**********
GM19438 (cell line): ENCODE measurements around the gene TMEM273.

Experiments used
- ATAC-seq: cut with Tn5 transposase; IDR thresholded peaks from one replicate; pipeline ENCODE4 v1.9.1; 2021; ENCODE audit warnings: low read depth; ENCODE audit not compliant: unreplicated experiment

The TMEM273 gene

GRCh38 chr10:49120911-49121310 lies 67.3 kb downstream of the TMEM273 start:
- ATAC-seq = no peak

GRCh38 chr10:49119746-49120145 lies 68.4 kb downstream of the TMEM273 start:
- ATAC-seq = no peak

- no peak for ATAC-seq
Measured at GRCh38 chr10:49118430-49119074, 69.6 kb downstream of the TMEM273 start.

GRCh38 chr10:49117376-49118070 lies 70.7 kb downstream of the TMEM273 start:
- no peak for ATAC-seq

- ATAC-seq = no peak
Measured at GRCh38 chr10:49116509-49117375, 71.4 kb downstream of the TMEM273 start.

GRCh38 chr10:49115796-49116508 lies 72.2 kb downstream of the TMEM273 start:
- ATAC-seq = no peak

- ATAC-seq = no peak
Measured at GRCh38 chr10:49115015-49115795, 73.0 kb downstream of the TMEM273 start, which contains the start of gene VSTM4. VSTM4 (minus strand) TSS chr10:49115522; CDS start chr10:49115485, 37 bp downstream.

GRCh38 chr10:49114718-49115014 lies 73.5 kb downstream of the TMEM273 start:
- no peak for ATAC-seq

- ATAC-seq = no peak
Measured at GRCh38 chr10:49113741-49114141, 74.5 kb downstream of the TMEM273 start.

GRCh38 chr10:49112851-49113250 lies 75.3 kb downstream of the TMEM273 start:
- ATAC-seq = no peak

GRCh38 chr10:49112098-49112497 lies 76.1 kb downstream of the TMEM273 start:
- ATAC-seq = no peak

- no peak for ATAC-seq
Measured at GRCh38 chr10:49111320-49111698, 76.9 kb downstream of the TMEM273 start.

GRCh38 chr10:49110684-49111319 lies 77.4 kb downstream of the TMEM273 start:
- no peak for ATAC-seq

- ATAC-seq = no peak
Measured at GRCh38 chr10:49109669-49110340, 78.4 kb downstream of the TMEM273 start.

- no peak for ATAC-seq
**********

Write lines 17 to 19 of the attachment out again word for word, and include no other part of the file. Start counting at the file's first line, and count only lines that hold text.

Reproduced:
- ATAC-seq = no peak
Measured at GRCh38 chr10:49115015-49115795, 73.0 kb downstream of the TMEM273 start, which contains the start of gene VSTM4. VSTM4 (minus strand) TSS chr10:49115522; CDS start chr10:49115485, 37 bp downstream.

GRCh38 chr10:49114718-49115014 lies 73.5 kb downstream of the TMEM273 start: